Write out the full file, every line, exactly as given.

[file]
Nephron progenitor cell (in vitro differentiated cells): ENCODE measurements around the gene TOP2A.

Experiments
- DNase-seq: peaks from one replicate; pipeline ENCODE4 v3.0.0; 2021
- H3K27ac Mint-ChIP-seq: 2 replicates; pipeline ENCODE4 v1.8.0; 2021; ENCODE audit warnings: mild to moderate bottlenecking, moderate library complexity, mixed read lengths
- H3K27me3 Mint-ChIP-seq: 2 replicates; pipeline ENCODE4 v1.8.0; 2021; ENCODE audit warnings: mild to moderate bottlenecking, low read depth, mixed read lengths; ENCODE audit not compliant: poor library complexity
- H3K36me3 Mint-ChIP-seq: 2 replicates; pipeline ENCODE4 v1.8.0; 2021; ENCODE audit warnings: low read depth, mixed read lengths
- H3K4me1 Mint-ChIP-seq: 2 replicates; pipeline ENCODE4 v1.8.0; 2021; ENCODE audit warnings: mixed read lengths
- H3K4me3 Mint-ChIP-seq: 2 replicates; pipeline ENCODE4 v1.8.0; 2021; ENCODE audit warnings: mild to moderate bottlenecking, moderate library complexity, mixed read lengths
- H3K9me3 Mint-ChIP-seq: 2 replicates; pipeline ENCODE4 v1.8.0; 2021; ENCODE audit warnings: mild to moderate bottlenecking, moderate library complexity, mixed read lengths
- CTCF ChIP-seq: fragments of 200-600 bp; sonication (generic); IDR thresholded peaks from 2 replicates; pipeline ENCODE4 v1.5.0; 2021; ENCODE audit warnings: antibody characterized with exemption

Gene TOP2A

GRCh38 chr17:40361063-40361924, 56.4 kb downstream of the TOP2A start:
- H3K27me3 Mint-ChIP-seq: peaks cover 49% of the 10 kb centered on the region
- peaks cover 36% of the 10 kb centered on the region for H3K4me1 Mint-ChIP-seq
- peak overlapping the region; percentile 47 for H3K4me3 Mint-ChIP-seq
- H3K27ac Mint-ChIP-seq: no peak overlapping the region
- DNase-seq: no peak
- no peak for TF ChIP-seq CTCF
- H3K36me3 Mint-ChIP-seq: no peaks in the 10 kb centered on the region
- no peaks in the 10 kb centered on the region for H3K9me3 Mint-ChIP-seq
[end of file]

Nephron progenitor cell (in vitro differentiated cells): ENCODE measurements around the gene TOP2A.

Experiments
- DNase-seq: peaks from one replicate; pipeline ENCODE4 v3.0.0; 2021
- H3K27ac Mint-ChIP-seq: 2 replicates; pipeline ENCODE4 v1.8.0; 2021; ENCODE audit warnings: mild to moderate bottlenecking, moderate library complexity, mixed read lengths
- H3K27me3 Mint-ChIP-seq: 2 replicates; pipeline ENCODE4 v1.8.0; 2021; ENCODE audit warnings: mild to moderate bottlenecking, low read depth, mixed read lengths; ENCODE audit not compliant: poor library complexity
- H3K36me3 Mint-ChIP-seq: 2 replicates; pipeline ENCODE4 v1.8.0; 2021; ENCODE audit warnings: low read depth, mixed read lengths
- H3K4me1 Mint-ChIP-seq: 2 replicates; pipeline ENCODE4 v1.8.0; 2021; ENCODE audit warnings: mixed read lengths
- H3K4me3 Mint-ChIP-seq: 2 replicates; pipeline ENCODE4 v1.8.0; 2021; ENCODE audit warnings: mild to moderate bottlenecking, moderate library complexity, mixed read lengths
- H3K9me3 Mint-ChIP-seq: 2 replicates; pipeline ENCODE4 v1.8.0; 2021; ENCODE audit warnings: mild to moderate bottlenecking, moderate library complexity, mixed read lengths
- CTCF ChIP-seq: fragments of 200-600 bp; sonication (generic); IDR thresholded peaks from 2 replicates; pipeline ENCODE4 v1.5.0; 2021; ENCODE audit warnings: antibody characterized with exemption

Gene TOP2A

GRCh38 chr17:40361063-40361924, 56.4 kb downstream of the TOP2A start:
- H3K27me3 Mint-ChIP-seq: peaks cover 49% of the 10 kb centered on the region
- peaks cover 36% of the 10 kb centered on the region for H3K4me1 Mint-ChIP-seq
- peak overlapping the region; percentile 47 for H3K4me3 Mint-ChIP-seq
- H3K27ac Mint-ChIP-seq: no peak overlapping the region
- DNase-seq: no peak
- no peak for TF ChIP-seq CTCF
- H3K36me3 Mint-ChIP-seq: no peaks in the 10 kb centered on the region
- no peaks in the 10 kb centered on the region for H3K9me3 Mint-ChIP-seq